First week of school successes and pitfalls
Published 3:07 pm Friday, August 23, 2019
By CONNIE NOLEN / Community columnist
“Will you pose for a celebratory photo proving that you survived the first full week of school?” I ask students as we wait for buses together. They all respond the same way—with a look of knowing exhaustion and then—the smile, the pose, and some laughter.
These students and I are braving the mid-August heat together. After a long day of running from one class to another, they endure the sun and stand outside waiting for their buses. Annually, I have bus duty the first full week of school. While it’s hot, I enjoy visiting with the students I’ve just met. This extended time helps me memorize names with faces.
I’m reluctant to complain about the heat of bus duty. While I’m outside for bus duty about half an hour, many teachers have been without air conditioning since school started. Perhaps parts to repair the units are on the way. I worry about the students enduring the heat, but I’m deeply concerned about teachers enduring near 90-degree temperatures all day long. A teacher downstairs near my classroom is without air, but we agree that downstairs without air is breezy as compared to upstairs without air.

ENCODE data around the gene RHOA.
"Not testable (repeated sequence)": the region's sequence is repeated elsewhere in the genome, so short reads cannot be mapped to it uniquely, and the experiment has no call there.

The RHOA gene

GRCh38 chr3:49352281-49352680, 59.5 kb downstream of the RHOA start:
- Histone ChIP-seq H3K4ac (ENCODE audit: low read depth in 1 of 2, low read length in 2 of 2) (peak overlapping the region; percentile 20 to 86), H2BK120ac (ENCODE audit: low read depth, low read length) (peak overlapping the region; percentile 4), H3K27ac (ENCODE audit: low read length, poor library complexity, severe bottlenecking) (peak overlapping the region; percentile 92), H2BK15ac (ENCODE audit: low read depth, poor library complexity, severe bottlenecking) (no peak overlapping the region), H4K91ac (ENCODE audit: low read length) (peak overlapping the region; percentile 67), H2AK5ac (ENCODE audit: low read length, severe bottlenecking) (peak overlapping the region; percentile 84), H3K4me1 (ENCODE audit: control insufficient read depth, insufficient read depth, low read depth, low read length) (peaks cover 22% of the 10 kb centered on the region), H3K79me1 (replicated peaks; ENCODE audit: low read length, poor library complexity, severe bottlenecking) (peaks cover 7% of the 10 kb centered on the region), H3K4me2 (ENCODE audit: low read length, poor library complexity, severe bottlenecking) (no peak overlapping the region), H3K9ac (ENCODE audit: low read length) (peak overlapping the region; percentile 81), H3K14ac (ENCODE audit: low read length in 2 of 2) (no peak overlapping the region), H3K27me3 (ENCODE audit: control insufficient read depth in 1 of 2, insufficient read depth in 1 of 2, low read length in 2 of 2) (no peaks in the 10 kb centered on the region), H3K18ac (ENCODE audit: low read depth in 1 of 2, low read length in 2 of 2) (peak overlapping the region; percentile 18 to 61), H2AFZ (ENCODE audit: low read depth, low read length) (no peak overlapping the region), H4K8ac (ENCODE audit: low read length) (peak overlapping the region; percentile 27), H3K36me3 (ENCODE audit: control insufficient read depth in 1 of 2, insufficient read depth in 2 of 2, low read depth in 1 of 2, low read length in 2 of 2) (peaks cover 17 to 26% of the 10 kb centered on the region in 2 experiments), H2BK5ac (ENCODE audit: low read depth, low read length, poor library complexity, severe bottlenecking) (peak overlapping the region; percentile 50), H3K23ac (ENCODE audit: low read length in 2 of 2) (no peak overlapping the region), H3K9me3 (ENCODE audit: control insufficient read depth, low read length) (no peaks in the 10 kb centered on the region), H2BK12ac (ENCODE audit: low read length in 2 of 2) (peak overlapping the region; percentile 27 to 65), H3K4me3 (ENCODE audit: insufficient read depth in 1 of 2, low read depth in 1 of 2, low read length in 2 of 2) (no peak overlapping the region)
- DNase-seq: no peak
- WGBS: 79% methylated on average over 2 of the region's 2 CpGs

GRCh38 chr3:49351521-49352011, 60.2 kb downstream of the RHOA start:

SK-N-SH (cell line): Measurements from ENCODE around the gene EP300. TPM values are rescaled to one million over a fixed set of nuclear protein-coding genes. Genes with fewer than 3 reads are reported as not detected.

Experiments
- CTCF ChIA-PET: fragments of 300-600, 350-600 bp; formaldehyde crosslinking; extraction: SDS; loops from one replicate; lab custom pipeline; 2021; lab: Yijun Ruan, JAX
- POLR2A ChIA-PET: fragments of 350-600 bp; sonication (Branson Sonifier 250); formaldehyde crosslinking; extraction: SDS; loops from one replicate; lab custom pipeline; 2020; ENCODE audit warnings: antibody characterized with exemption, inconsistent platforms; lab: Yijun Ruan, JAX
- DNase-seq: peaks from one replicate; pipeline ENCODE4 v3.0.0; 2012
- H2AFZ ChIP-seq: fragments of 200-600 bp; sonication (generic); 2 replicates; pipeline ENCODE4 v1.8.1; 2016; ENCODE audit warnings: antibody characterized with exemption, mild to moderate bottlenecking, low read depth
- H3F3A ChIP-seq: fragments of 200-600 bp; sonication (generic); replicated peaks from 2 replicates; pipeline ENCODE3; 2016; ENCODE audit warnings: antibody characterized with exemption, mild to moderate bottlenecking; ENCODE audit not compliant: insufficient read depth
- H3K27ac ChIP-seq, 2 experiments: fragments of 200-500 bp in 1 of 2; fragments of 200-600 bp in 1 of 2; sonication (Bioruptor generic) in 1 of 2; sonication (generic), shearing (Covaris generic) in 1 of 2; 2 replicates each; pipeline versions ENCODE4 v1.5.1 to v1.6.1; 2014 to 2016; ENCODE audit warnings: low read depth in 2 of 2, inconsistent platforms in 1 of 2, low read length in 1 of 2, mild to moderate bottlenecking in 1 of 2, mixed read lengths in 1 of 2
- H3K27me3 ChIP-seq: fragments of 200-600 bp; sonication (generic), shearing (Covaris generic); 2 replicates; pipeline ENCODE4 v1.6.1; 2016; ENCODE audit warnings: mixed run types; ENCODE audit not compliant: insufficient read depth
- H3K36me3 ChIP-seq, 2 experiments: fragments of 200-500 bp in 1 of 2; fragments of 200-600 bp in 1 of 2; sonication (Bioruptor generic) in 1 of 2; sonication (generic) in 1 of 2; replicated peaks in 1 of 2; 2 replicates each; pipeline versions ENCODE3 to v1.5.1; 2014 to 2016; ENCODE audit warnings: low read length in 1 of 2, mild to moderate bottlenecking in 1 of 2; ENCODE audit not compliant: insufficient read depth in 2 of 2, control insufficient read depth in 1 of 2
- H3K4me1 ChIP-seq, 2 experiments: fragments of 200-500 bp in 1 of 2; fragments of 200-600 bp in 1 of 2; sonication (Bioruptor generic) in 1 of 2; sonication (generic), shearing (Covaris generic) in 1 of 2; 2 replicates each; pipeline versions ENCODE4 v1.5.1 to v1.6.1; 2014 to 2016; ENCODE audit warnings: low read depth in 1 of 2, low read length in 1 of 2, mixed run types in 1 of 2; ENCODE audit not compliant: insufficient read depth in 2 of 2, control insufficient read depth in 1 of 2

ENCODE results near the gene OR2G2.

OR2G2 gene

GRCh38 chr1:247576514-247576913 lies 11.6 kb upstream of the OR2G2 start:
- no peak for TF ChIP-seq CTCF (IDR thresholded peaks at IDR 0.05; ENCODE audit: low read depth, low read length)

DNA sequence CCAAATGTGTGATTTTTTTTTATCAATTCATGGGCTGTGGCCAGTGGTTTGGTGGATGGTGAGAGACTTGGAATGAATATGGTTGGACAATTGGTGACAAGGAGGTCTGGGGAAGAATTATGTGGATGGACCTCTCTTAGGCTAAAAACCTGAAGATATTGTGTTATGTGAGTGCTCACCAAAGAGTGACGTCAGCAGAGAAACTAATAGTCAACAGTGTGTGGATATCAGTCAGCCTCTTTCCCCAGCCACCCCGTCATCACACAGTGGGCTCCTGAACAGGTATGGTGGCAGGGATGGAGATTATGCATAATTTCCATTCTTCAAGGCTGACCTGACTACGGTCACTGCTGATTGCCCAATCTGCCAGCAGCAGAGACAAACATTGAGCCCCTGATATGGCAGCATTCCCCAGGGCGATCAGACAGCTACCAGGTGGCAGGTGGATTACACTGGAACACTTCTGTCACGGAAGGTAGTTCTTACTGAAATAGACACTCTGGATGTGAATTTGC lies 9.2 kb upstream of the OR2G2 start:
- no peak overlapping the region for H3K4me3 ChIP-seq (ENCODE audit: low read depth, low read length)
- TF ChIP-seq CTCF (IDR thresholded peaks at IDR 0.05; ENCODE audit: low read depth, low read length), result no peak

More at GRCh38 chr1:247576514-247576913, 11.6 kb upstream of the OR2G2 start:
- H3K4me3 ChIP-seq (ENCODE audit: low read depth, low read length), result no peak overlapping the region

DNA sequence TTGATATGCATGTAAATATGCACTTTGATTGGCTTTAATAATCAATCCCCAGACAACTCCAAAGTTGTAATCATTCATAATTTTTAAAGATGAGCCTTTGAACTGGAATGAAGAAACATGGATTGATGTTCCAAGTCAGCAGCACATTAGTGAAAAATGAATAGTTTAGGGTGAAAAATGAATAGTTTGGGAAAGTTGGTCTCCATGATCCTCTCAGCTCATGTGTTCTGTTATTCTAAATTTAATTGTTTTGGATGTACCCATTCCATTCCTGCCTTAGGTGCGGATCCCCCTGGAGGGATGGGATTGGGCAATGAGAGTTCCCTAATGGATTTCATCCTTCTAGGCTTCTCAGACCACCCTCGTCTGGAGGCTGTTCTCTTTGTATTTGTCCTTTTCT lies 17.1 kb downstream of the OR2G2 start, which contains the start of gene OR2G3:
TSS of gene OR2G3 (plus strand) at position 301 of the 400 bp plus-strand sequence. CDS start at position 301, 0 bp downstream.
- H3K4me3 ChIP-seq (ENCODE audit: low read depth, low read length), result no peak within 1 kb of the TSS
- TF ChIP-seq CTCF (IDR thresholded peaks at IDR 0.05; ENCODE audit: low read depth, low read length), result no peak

School’s opening is always physically difficult as the school community builds endurance following easier summer days. This year’s lack of air-conditioning made the opening of school tougher for those enduring the heat.
The consolation prize for the first full week’s bone-tired is the lovely camaraderie uniting students—and the realization I witness as students lean in—hungry for knowledge and hopeful that their work will create a pace that propels them toward success without too much sacrifice.
Immediately, I allow students to see me clearly. To trust me with their writing, they must witness my imperfections. Dealing authentically with my students allows them to relax and commit to their reflective writing pieces.
“What is the point of being alive if you don’t at least try to do something remarkable?” Tamia Nelson’s choice of this John Green quote for classroom display inspires me. In my classroom, we’re working towards remarkable.